Tenotomy (Tendon Fenestration) Therapy

Tenotomy involves fenestration of the tendon, similar to acupuncture, which aims to help your body heal by stimulating tendon healing. A radiologist will use a small needle to gently poke the torn or inflamed tendon with the help of image-guided technology. This is used to treat chronic tendon inflammation, or small tendon tears. Tenotomy can be combined with platlet-rich plasma or prolotherapy injections to accelerate healing.


  • You must have an ultrasound of the area of concern prior to your injection.
  • Arrive 15 minutes prior to your appointment.
  • Wear comfortable clothing.
  • If you are on anticoagulation drugs (Plavix, Coumadin, Warfarin etc.) you may need to have an international normalized ratio (INR) test and stop your medication prior to the procedure. Please inform our booking coordinator so that they can discuss this in more detail prior to your appointment.


  • We may provide you with a comfortable clinic gown to change into (depending on the area being treated).
  • A technologist will explain the consent form, procedure details, and answer any questions.
  • We will then escort you to our treatment suite where you will be greeted by the radiologist who will clean the skin and inject a local anesthetic, similar to the freezing you get at the dentist.
  • Ultrasound will be used to target the area and perform the tenotomy.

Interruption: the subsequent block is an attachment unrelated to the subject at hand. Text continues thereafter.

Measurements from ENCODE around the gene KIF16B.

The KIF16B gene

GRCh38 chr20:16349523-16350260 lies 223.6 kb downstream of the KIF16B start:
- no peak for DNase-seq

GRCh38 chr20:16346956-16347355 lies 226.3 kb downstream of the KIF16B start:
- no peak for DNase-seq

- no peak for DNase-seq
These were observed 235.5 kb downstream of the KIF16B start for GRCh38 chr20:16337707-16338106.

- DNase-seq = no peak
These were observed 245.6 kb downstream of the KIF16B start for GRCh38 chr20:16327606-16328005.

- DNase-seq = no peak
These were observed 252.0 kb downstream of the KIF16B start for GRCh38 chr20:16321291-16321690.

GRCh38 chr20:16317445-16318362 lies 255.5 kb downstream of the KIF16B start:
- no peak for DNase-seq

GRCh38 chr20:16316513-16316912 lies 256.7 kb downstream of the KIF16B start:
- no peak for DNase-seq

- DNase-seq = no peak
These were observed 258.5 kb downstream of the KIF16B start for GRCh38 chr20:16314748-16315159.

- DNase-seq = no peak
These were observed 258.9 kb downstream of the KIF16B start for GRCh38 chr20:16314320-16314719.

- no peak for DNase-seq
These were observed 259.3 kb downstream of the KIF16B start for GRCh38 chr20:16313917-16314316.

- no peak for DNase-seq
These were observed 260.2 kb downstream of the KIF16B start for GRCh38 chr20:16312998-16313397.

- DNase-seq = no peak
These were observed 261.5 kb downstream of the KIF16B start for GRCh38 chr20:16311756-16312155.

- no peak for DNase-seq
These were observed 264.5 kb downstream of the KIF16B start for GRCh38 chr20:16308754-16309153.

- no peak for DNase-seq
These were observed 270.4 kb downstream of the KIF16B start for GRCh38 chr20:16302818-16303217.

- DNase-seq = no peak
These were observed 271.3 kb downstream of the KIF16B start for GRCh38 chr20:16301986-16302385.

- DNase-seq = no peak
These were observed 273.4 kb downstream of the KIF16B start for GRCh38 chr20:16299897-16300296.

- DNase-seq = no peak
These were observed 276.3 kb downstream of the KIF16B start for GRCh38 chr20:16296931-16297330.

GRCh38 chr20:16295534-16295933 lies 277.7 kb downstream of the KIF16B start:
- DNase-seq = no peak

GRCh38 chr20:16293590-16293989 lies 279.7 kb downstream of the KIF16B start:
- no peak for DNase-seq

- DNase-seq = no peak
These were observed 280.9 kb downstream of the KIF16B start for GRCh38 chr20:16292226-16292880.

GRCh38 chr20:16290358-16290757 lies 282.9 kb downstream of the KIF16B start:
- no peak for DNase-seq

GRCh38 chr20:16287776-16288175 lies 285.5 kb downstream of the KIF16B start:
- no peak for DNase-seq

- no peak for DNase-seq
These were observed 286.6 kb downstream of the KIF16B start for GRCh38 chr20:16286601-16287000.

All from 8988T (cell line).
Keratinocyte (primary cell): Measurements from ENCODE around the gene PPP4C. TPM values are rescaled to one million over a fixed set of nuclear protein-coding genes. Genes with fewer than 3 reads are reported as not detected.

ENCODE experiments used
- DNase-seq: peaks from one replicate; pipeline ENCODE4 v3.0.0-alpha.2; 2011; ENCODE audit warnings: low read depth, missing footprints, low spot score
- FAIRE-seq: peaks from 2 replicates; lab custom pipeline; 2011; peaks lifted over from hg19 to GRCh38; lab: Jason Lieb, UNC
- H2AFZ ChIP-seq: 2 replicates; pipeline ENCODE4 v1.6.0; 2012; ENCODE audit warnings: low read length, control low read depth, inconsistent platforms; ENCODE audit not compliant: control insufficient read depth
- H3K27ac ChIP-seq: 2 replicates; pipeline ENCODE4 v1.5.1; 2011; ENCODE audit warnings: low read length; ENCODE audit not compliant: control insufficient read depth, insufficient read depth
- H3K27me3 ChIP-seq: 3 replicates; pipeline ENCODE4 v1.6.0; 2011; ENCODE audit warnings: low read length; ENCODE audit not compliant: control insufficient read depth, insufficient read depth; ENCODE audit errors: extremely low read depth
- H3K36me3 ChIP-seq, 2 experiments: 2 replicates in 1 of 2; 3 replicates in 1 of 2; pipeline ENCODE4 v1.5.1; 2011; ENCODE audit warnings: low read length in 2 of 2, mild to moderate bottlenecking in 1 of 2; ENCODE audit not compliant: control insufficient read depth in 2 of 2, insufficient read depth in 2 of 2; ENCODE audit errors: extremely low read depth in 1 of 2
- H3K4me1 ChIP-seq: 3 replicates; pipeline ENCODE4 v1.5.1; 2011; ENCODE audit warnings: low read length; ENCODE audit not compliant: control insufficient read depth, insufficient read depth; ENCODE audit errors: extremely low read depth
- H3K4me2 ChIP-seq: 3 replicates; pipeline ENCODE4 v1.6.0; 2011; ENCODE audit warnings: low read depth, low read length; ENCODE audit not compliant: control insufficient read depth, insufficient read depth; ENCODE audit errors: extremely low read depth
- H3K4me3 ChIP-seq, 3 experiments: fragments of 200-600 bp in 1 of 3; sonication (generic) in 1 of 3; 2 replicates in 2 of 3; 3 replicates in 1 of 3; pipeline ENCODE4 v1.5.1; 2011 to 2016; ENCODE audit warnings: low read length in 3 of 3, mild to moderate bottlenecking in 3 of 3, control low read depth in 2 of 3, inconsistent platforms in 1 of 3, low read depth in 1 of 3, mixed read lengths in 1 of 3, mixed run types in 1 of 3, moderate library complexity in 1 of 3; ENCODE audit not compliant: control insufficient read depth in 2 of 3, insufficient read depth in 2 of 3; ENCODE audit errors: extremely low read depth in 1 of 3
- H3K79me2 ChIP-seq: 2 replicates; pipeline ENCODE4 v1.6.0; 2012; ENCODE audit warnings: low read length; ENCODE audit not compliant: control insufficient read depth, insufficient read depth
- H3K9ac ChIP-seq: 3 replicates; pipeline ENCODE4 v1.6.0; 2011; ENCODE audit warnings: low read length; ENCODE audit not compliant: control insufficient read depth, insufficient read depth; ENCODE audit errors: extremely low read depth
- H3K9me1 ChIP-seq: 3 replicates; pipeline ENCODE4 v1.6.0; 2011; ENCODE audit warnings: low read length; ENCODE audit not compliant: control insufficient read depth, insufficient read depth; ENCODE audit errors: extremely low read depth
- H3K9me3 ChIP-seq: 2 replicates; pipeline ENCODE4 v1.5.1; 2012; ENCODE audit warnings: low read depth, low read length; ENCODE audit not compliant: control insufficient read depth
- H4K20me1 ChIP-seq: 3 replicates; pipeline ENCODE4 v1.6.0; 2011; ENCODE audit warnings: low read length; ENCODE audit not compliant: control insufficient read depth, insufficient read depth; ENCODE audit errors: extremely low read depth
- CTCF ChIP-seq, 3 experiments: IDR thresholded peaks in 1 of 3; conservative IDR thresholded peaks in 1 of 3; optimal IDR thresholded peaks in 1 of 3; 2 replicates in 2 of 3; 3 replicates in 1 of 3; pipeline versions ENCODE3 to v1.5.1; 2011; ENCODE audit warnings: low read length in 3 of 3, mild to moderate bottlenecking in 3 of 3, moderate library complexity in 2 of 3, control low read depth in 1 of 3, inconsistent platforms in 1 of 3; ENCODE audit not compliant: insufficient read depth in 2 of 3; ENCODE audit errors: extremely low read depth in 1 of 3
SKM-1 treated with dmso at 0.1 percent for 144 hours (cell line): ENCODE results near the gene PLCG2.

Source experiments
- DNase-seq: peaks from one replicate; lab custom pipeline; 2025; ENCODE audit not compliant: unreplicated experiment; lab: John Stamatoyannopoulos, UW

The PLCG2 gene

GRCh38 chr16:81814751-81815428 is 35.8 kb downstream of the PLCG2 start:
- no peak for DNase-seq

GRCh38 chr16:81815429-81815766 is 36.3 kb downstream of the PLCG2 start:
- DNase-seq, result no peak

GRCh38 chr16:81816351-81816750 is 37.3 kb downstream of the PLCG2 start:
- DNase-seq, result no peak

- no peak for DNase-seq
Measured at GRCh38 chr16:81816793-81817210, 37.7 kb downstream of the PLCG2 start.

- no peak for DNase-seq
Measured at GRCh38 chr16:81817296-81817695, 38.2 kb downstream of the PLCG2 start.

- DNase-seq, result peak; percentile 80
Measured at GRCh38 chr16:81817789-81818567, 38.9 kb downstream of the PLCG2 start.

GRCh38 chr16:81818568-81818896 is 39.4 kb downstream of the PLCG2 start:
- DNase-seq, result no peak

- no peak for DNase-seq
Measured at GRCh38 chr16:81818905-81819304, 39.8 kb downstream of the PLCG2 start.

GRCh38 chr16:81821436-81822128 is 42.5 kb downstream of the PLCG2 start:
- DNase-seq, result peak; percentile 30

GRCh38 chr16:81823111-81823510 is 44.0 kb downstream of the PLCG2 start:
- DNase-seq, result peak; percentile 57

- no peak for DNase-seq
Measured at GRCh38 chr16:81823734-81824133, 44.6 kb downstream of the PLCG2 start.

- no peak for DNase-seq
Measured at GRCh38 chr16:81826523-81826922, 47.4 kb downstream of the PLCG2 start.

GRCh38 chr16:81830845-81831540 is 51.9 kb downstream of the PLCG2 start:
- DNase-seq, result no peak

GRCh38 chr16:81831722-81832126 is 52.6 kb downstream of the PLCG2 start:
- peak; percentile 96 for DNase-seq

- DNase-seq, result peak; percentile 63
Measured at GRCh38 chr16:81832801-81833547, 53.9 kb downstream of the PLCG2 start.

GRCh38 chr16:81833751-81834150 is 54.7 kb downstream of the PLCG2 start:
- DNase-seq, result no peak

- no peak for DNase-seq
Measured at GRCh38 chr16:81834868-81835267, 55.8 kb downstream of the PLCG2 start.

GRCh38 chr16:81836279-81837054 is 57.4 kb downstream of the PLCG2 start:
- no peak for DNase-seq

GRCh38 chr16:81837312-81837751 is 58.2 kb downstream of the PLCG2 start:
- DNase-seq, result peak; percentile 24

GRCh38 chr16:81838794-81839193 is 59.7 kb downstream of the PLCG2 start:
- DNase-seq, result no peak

• Once completed you will be assessed post-injection and if there are no concerns, you will be free to leave.


  • Avoid any strenuous activity for five days post-injection. A gradual return to activity is advised depending on the underlying problem. Tenotomy is gentle, but may temporarily weaken the tendon and put it at risk of rupturing, so your return to activity is best guided by a physiotherapist.
  • If possible, please avoid anti-inflammatory medication for two weeks (such as ibuprofen – Advil). It may interfere with the effectiveness of your injection.
  • We will schedule a follow-up ultrasound at six months to evaluate how the tendon is healing.
  • Pain may increase for a few days post-injection as the body mounts an inflammatory response, but this should subside.


Results vary from weeks to months depending on the joint or body part involved, severity of the disease, and the cause of your pain. Some patients get complete relief that is permanent, while others have no significant effect. If an injection does not help relieve your pain, then you may need further evaluation.


This exam is covered under your Alberta Health Care Plan. It is not currently offered at our Saskatchewan clinic.

To help limit the spread of COVID-19, Mayfair has temporarily closed a number of clinics and limited service offerings. Learn more

For Your Appointment

Please ensure that you bring your requisition with to your appointment.



15-20 minutes


How long does the procedure take to work?

There may be mild tenderness or bruising at the site of your injection. As the tendon begins to heal, your pain should gradually decrease, but may take a few weeks to notice a difference. Take Tylenol or anti-inflammatories if pain persists.

How long will the treatment last?

The goal of the injection is to permanently strengthen the tendon.

How many procedures can I have and how often?

We will arrange a follow-up ultrasound to re-assess the tendon after three months to ensure the tendon is healing and your symptoms are improving.

What are the side effects?

A common side effect of an injection is mild pain or bruising around the area. Over-the-counter pain medication or icing the area can help. Very rare side effects may include infection or further tearing of the tendon.